Coast Guard to Re-Compete Multi-Billion Dollar Offshore Patrol Cutter Contract

December 5, 2019 9:31 PM - Updated: December 6, 2019 10:25 AM
An artist’s conception of Eastern Shipbuilding’s Offshore Patrol Cutter design.

This post was updated to accurately reflect the size of the Offshore Patrol Cutter contract the Coast Guard is re-competing. An earlier version of this post included an incorrect number of hulls included in the re-compete.

The Coast Guard is recompeting its potentially $10.5 billion Offshore Patrol Cutter contract because the program risks falling fatally behind schedule due to hurricane damage to the shipyard initially awarded the contract.

The program has already slipped nearly a year behind schedule and could cost an additional $659 million to finish just the first four OPCs contracted to Eastern Shipbuilding Group as part of a nine-hull deal awarded in 2016, according to a recent Congressional Research Service report. To reign-in costs and try getting the program back on schedule, the Coast Guard is now taking the extraordinary measure of recompeting the entire contract for OPC hulls five through 25.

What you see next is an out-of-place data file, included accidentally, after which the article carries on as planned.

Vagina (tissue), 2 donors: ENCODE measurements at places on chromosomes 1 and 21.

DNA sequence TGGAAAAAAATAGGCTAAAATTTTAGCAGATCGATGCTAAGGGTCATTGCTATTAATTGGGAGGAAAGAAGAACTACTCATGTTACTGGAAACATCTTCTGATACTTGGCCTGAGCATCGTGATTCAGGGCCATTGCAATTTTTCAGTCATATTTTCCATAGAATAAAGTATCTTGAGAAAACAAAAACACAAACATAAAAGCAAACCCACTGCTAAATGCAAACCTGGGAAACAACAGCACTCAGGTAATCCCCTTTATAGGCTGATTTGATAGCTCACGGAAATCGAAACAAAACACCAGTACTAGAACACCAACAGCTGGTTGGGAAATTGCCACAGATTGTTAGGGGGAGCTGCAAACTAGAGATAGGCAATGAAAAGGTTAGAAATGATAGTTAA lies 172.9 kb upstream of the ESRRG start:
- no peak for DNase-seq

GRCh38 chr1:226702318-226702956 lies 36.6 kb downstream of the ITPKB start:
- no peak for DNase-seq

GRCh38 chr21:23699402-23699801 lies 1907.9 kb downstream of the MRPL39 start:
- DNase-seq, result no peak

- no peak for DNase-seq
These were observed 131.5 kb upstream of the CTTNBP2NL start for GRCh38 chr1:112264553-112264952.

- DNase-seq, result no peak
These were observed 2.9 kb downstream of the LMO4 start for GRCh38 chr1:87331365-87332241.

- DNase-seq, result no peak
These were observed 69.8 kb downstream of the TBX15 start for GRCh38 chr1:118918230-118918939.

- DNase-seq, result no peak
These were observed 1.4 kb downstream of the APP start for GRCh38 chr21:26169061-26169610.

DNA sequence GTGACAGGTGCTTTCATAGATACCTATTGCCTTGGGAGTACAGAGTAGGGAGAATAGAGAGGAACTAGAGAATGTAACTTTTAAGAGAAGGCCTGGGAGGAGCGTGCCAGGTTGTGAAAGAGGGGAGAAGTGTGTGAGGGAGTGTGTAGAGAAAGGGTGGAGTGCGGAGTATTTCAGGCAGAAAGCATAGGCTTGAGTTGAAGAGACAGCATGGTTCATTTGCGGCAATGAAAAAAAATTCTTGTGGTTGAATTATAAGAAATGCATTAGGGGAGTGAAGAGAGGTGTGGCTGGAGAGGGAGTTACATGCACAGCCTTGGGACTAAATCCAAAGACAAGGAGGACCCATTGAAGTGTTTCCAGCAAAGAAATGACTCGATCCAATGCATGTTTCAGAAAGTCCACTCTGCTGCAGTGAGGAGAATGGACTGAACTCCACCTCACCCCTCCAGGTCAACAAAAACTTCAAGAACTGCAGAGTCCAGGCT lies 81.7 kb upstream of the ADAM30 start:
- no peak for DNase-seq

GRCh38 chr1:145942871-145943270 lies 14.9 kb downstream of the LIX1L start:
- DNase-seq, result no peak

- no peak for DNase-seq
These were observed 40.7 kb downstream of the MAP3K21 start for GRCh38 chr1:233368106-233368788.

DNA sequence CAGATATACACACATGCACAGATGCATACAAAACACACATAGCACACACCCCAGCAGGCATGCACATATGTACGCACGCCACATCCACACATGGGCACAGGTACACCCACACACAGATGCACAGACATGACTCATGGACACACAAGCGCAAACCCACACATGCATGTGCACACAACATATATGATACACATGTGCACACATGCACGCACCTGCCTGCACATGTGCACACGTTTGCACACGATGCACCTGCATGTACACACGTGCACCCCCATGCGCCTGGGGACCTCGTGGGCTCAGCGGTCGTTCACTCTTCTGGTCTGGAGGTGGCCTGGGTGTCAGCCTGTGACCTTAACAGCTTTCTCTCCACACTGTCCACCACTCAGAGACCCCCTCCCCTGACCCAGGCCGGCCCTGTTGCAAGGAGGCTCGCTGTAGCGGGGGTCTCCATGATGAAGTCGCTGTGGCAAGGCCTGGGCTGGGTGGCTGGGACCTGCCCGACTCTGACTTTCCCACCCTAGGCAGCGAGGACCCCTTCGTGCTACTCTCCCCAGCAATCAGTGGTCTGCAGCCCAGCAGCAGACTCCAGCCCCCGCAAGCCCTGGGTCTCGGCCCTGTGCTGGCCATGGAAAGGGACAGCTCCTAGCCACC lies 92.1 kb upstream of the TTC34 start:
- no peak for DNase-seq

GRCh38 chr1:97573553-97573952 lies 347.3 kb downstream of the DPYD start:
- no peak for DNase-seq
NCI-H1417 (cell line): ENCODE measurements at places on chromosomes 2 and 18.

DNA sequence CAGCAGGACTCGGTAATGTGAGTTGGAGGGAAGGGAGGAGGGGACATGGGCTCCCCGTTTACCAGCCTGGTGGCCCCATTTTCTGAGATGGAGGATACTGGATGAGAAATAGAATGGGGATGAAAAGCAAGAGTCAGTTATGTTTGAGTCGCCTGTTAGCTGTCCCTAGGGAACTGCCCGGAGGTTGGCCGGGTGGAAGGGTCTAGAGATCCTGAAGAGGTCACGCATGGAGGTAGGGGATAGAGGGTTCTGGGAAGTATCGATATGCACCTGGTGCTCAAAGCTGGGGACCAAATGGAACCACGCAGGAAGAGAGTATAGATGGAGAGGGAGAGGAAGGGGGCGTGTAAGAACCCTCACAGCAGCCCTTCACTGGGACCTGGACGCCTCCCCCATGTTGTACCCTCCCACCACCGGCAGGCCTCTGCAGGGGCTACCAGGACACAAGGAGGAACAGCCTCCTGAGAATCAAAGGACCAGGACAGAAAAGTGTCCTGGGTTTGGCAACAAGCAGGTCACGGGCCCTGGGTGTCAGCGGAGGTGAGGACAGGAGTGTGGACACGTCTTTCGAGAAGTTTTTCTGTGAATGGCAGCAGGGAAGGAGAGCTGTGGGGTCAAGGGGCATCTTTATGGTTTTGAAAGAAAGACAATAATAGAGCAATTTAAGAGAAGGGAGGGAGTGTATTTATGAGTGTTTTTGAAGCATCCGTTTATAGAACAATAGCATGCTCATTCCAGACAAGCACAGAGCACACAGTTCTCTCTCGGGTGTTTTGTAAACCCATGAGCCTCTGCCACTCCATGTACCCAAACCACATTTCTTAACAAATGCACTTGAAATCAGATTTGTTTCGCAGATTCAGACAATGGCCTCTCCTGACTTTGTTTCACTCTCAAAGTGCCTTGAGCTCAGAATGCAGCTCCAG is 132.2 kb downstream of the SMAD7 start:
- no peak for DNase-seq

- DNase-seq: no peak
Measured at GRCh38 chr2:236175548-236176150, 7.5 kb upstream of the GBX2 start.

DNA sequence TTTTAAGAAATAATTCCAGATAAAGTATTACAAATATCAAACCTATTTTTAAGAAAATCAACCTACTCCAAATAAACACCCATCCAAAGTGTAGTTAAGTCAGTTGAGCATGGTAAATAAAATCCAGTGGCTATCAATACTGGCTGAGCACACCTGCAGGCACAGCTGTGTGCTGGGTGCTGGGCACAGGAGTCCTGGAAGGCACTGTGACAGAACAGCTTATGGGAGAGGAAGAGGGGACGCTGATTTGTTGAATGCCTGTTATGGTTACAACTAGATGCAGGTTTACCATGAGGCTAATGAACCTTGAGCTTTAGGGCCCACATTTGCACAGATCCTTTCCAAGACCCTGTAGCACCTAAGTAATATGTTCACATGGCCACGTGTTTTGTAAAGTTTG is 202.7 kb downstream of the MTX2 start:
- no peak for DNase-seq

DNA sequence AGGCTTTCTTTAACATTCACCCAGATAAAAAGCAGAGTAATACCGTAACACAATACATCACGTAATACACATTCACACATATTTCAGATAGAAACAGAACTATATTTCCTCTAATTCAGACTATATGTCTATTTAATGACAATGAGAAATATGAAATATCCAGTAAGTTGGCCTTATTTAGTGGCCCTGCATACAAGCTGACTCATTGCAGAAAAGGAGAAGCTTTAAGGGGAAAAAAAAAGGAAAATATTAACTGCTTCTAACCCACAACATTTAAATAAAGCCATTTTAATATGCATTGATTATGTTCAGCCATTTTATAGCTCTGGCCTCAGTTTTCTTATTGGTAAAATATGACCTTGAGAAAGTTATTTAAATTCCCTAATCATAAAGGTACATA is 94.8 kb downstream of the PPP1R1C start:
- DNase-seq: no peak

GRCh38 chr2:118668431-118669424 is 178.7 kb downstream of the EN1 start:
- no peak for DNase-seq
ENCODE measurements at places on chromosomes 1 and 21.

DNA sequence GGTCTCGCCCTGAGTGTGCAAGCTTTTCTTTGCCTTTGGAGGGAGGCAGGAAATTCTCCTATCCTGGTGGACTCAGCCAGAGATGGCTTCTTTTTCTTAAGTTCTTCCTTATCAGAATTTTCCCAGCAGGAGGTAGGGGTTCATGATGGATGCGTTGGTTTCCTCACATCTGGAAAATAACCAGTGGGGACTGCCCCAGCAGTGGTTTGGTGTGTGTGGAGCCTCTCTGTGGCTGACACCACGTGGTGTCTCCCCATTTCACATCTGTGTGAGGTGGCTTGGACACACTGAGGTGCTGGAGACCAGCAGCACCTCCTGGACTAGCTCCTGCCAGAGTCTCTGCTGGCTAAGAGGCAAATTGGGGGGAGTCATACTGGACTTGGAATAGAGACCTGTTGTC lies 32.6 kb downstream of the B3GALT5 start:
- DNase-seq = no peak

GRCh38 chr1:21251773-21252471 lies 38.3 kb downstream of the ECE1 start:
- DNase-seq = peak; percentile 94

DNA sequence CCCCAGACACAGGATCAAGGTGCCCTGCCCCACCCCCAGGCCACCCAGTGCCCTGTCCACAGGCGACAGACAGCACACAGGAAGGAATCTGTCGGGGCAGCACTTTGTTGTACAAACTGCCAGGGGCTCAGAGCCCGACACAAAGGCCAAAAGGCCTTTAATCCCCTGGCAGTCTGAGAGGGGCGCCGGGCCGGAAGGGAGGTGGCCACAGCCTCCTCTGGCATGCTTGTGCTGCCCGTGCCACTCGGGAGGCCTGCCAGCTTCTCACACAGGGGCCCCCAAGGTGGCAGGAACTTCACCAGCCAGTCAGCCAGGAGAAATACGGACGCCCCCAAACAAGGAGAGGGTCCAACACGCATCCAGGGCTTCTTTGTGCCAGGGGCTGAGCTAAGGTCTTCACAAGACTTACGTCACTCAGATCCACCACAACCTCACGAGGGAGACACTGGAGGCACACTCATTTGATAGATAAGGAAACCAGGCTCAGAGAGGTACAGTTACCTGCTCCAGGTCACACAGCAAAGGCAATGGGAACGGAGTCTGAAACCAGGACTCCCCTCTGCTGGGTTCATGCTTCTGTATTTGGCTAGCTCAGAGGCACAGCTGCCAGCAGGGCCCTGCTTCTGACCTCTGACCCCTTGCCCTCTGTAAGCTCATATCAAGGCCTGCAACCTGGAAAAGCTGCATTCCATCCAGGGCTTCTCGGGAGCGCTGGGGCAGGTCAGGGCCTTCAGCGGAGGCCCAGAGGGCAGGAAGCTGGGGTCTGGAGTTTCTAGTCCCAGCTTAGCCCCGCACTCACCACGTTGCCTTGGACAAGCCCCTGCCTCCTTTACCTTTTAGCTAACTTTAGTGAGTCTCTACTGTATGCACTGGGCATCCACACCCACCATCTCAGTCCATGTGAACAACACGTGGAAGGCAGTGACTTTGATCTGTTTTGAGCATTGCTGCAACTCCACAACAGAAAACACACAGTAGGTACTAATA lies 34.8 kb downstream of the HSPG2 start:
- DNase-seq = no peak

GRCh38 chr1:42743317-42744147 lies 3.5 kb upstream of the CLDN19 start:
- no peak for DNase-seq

The 25-hull OPC fleet is intended to replace the Coast Guard’s current fleet of 29 medium-endurance cutters, some of which were built during the Vietnam War. The Coast Guard previously set a target cost of $310 million per cutter. The service is asking potential bidders to provide analysis comparing their anticipated costs with this target for building the six OPCs

Friday is the deadline for contractors to provide comments on an OPC industry studies statement of work. The study, along with an industry day scheduled for next Wednesday, is intended to give the Coast Guard an assessment of the technical effort, cost risks and schedule risks associated with recompeting the OPC contract.

“These activities will provide fresh insight into the current state of the shipbuilding industrial base and inform the Coast Guard’s way forward on a re-compete strategy to complete the OPC program of record,” Brian Olexy, the communication manager for the Coast Guard Acquisition Directorate, told USNI News in an email.